Would deer eat cheese? That old-fashioned, semi-organic stuff now floating around these parts has to be the highest calorie-per-ounce foodstuff left in North America. "Mitch, what do you know about this ex-government warehouse?"
"Most of it is underground," he answers. "An old federal facility. Hasn't been actively used since the mid 'teens. The old Department of Agriculture built it to store surplus dairy commodities — butter, powdered milk, and cheese."
"You say it's underground?" Brad asks, not looking away from the rutted, dusty road ahead.
"Not all of it. Just the main part. The feds took advantage of a system of natural caves to save some money. The temperature in the caves stays a steady fifty-eight to sixty degrees Fahrenheit, year round. Saved 'em a mint on electricity costs. The only portions they had to cool down were the chambers where they stored the butter and the cheese."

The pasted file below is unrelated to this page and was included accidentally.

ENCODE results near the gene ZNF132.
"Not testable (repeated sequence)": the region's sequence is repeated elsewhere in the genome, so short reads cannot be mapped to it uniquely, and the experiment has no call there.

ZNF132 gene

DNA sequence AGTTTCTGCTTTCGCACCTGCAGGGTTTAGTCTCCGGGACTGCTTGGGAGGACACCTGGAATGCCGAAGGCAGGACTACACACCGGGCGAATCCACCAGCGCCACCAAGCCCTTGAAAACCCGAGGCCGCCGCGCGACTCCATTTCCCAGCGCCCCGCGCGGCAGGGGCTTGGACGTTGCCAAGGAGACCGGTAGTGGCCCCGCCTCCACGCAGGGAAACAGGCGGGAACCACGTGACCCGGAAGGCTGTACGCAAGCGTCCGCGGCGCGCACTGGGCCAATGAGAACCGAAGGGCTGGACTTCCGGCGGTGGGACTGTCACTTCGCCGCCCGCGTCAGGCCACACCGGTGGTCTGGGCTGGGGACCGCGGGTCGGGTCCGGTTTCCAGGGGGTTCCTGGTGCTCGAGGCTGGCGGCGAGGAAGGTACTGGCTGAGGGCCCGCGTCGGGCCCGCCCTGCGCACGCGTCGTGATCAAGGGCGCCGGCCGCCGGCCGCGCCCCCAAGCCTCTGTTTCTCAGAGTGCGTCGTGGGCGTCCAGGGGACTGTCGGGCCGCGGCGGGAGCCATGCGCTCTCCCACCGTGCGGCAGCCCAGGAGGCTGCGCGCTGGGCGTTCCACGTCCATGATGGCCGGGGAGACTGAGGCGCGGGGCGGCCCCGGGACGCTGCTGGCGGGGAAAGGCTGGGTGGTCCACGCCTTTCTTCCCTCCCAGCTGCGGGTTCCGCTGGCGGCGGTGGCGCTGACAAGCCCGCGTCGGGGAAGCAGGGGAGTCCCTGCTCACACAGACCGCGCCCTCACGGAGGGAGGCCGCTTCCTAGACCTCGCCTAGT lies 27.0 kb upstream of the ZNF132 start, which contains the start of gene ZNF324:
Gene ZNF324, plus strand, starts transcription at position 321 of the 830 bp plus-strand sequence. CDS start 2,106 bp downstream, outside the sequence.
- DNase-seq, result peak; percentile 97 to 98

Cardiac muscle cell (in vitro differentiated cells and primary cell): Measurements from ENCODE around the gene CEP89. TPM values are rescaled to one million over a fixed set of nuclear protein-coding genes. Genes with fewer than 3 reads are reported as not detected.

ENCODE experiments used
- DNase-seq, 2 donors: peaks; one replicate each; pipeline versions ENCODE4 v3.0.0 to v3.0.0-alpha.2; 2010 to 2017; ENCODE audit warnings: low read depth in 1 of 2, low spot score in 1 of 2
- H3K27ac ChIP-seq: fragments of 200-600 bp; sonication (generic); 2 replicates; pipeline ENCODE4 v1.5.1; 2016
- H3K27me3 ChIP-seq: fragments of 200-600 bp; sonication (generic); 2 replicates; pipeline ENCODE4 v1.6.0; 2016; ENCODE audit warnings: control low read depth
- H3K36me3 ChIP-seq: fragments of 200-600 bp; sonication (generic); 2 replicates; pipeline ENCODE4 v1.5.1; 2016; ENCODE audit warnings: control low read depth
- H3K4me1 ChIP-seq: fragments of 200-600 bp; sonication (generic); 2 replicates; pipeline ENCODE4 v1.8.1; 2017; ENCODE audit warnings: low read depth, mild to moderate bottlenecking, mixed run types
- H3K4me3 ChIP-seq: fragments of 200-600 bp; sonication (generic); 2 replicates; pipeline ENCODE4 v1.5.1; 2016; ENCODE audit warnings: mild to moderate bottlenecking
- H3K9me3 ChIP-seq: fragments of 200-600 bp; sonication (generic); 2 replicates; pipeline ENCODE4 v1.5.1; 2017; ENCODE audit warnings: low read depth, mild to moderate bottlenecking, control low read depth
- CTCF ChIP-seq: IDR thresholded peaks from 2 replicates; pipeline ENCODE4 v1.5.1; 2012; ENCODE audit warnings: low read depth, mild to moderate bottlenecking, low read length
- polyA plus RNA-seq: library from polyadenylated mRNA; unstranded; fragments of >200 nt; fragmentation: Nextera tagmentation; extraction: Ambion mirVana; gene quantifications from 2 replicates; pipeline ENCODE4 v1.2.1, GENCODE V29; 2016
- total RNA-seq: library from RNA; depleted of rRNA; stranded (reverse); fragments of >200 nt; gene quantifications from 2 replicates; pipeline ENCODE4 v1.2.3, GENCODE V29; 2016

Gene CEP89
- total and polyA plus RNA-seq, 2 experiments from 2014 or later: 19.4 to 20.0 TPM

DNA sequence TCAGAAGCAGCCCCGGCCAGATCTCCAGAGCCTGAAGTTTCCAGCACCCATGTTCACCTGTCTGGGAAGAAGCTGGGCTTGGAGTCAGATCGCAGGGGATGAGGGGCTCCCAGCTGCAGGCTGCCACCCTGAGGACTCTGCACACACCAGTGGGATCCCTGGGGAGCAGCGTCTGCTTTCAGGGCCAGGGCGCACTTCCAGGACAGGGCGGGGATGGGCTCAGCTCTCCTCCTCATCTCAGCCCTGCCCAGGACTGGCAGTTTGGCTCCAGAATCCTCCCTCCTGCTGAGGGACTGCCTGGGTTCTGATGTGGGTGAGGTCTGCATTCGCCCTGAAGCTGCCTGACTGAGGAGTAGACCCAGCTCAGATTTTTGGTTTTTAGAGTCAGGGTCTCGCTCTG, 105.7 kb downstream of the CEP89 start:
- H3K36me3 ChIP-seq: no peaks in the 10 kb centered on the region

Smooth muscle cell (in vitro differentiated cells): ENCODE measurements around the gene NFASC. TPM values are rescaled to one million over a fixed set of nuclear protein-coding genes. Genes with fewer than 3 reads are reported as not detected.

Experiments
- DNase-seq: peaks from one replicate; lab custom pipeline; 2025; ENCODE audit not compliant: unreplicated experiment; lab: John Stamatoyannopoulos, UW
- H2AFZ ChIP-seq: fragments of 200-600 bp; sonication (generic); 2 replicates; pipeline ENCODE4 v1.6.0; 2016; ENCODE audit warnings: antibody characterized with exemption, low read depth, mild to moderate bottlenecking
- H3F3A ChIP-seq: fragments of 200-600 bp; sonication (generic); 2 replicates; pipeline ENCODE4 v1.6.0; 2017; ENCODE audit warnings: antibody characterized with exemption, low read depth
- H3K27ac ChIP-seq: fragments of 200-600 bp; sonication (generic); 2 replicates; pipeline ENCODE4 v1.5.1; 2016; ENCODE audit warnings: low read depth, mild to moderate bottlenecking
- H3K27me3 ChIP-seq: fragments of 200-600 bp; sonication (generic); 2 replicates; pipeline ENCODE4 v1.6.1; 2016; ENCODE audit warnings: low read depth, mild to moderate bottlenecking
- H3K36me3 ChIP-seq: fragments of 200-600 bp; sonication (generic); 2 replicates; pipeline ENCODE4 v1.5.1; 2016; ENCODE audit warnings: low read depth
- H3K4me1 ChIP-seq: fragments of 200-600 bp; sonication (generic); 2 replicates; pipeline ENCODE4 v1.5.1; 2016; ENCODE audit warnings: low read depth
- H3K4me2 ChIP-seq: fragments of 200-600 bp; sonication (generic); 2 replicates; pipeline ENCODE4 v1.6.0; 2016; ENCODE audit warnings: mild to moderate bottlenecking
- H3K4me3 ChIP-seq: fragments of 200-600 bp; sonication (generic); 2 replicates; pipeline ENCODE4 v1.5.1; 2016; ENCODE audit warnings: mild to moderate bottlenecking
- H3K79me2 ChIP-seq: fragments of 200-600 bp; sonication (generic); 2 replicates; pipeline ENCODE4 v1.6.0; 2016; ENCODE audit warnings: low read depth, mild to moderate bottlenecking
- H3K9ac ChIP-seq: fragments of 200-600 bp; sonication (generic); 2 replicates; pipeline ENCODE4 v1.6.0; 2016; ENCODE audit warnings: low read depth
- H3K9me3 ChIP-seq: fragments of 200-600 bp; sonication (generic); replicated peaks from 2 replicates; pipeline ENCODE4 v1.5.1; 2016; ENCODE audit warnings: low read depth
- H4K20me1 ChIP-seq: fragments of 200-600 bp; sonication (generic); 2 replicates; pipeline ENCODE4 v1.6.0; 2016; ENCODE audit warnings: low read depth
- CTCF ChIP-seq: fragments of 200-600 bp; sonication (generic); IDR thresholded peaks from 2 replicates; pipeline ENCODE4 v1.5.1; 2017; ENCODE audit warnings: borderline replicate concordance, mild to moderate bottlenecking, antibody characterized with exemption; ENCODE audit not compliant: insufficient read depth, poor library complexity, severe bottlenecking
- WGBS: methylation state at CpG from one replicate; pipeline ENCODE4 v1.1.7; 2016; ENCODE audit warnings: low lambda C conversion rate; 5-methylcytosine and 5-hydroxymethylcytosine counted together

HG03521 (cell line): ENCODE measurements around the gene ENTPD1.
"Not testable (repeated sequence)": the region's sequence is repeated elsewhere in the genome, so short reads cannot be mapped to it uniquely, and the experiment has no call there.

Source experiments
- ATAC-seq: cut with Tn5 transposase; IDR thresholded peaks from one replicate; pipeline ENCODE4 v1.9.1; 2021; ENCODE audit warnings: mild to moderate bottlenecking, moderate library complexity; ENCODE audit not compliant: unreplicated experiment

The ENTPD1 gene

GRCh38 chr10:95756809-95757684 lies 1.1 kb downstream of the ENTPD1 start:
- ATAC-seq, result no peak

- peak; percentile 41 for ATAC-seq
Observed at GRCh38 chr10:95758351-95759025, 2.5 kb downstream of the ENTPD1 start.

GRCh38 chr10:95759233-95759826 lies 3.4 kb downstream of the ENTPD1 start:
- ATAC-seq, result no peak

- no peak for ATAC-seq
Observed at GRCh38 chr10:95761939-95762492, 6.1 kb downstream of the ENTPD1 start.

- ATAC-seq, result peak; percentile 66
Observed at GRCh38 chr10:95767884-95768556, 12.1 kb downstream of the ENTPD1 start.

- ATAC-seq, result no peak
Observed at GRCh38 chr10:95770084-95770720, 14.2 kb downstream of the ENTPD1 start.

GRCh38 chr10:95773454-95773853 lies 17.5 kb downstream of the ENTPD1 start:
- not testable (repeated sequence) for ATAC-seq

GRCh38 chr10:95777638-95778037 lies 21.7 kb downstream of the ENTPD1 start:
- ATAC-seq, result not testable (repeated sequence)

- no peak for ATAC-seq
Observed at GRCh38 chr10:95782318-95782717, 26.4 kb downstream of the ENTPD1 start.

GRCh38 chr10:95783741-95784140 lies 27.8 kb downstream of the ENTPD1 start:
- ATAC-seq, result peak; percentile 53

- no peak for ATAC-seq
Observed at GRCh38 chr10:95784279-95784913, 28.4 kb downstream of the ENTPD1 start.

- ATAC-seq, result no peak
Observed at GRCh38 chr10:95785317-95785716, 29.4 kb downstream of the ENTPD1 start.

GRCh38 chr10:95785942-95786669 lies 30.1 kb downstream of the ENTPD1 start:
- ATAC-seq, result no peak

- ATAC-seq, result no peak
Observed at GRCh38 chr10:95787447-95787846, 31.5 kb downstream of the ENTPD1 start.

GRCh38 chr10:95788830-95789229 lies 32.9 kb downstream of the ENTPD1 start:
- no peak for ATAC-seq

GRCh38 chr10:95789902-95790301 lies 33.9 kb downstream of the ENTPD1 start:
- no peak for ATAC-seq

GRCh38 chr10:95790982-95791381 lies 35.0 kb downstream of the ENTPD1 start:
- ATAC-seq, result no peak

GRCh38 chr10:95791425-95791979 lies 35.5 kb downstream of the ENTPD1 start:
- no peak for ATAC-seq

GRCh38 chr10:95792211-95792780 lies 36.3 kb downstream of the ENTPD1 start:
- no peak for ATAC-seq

"But Mitch," Alex says from behind me, "you say this place hasn't been actively used in twenty-five years. Wouldn't all that stuff have gone bad years ago?"
"The butter, yes," I interject. "But the cheese ... the cheese wasn't a completely natural product, not even back then. Federal surplus cheese was heavily laced with preservatives. So long as the refrigeration equipment remained functioning, there's no reason why that cheese, sealed in air-tight plastic, wouldn't be perfectly edible, even now."
"So who's been paying the electric bills all this time?" Alex asks.